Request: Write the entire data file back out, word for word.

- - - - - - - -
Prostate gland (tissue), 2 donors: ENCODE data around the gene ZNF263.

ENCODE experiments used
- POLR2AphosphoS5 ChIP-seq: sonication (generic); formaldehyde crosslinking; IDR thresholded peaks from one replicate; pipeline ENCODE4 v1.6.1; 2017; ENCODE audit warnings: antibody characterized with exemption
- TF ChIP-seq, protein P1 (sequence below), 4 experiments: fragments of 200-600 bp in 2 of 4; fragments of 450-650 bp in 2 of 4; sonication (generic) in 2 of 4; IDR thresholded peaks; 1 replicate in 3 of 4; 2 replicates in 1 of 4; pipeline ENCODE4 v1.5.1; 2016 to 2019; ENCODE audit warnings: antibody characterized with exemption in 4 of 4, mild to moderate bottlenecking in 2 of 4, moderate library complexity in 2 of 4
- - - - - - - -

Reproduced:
Prostate gland (tissue), 2 donors: ENCODE data around the gene ZNF263.

ENCODE experiments used
- POLR2AphosphoS5 ChIP-seq: sonication (generic); formaldehyde crosslinking; IDR thresholded peaks from one replicate; pipeline ENCODE4 v1.6.1; 2017; ENCODE audit warnings: antibody characterized with exemption
- TF ChIP-seq, protein P1 (sequence below), 4 experiments: fragments of 200-600 bp in 2 of 4; fragments of 450-650 bp in 2 of 4; sonication (generic) in 2 of 4; IDR thresholded peaks; 1 replicate in 3 of 4; 2 replicates in 1 of 4; pipeline ENCODE4 v1.5.1; 2016 to 2019; ENCODE audit warnings: antibody characterized with exemption in 4 of 4, mild to moderate bottlenecking in 2 of 4, moderate library complexity in 2 of 4